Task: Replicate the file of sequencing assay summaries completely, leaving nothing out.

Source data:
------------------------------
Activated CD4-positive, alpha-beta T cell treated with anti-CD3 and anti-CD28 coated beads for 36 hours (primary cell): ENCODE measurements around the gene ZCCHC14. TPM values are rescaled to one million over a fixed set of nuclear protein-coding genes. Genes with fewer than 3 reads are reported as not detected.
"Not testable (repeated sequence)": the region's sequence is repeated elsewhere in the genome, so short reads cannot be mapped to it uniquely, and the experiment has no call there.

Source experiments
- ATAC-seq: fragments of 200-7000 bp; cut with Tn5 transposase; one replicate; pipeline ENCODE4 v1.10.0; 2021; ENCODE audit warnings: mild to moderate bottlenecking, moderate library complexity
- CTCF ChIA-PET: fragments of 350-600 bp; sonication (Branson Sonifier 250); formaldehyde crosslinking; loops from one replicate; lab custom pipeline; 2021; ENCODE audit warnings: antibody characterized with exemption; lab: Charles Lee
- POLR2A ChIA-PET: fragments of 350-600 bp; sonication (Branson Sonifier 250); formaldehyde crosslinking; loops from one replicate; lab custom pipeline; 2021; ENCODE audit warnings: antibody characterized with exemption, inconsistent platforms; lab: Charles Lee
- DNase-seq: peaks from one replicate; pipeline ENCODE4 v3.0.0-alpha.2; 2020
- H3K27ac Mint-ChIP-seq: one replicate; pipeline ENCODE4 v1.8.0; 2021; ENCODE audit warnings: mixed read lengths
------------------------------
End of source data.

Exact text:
Activated CD4-positive, alpha-beta T cell treated with anti-CD3 and anti-CD28 coated beads for 36 hours (primary cell): ENCODE measurements around the gene ZCCHC14. TPM values are rescaled to one million over a fixed set of nuclear protein-coding genes. Genes with fewer than 3 reads are reported as not detected.
"Not testable (repeated sequence)": the region's sequence is repeated elsewhere in the genome, so short reads cannot be mapped to it uniquely, and the experiment has no call there.

Source experiments
- ATAC-seq: fragments of 200-7000 bp; cut with Tn5 transposase; one replicate; pipeline ENCODE4 v1.10.0; 2021; ENCODE audit warnings: mild to moderate bottlenecking, moderate library complexity
- CTCF ChIA-PET: fragments of 350-600 bp; sonication (Branson Sonifier 250); formaldehyde crosslinking; loops from one replicate; lab custom pipeline; 2021; ENCODE audit warnings: antibody characterized with exemption; lab: Charles Lee
- POLR2A ChIA-PET: fragments of 350-600 bp; sonication (Branson Sonifier 250); formaldehyde crosslinking; loops from one replicate; lab custom pipeline; 2021; ENCODE audit warnings: antibody characterized with exemption, inconsistent platforms; lab: Charles Lee
- DNase-seq: peaks from one replicate; pipeline ENCODE4 v3.0.0-alpha.2; 2020
- H3K27ac Mint-ChIP-seq: one replicate; pipeline ENCODE4 v1.8.0; 2021; ENCODE audit warnings: mixed read lengths